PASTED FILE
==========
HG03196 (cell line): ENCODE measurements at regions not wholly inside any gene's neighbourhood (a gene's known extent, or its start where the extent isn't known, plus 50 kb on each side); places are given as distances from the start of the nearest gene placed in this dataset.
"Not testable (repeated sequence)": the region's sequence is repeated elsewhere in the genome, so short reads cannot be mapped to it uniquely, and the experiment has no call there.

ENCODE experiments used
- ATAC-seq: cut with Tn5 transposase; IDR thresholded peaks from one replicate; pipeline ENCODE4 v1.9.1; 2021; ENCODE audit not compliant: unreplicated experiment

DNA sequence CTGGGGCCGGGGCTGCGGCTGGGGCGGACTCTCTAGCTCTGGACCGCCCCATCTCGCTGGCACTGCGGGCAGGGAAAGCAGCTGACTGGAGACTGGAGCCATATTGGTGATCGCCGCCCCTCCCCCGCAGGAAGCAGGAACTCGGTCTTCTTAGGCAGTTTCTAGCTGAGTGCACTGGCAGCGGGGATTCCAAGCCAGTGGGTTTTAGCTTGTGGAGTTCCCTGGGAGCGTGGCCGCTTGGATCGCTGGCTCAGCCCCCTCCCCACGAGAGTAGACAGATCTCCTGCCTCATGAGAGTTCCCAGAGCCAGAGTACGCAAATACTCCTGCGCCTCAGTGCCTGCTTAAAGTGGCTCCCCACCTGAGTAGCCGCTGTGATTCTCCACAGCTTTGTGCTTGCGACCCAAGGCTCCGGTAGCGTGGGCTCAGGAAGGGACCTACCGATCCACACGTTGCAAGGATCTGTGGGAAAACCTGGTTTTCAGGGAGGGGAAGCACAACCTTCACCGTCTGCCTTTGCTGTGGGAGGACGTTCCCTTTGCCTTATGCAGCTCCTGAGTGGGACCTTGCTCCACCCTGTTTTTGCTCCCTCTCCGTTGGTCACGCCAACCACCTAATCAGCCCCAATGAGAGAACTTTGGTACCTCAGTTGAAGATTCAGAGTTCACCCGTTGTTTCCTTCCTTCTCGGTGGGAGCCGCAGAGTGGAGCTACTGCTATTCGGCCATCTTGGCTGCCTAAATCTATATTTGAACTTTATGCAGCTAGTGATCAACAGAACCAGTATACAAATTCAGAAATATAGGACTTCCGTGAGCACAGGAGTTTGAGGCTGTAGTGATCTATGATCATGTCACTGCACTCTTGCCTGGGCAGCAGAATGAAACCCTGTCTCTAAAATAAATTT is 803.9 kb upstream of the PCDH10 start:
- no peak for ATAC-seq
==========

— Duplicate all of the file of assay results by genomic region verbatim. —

HG03196 (cell line): ENCODE measurements at regions not wholly inside any gene's neighbourhood (a gene's known extent, or its start where the extent isn't known, plus 50 kb on each side); places are given as distances from the start of the nearest gene placed in this dataset.
"Not testable (repeated sequence)": the region's sequence is repeated elsewhere in the genome, so short reads cannot be mapped to it uniquely, and the experiment has no call there.

ENCODE experiments used
- ATAC-seq: cut with Tn5 transposase; IDR thresholded peaks from one replicate; pipeline ENCODE4 v1.9.1; 2021; ENCODE audit not compliant: unreplicated experiment

DNA sequence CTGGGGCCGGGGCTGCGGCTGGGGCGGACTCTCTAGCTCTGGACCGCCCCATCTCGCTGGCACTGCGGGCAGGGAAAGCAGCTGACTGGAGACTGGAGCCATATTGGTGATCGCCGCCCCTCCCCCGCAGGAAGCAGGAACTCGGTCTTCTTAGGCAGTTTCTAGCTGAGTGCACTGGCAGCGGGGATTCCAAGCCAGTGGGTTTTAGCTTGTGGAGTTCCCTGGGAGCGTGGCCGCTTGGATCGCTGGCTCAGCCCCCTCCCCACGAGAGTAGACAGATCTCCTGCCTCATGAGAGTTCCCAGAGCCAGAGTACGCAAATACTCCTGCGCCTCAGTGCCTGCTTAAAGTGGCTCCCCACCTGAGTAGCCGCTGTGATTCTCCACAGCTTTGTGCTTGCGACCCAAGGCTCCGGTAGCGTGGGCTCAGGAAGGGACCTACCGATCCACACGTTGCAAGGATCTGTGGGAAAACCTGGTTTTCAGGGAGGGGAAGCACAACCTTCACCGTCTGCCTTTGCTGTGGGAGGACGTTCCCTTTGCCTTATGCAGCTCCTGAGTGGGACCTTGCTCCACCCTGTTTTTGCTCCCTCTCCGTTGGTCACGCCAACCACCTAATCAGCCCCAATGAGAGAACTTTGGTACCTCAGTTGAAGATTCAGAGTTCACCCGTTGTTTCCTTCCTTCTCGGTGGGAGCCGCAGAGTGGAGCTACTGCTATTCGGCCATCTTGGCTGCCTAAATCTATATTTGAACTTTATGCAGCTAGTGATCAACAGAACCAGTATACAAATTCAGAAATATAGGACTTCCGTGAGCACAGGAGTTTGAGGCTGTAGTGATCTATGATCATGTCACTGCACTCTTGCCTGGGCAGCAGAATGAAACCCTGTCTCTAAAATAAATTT is 803.9 kb upstream of the PCDH10 start:
- no peak for ATAC-seq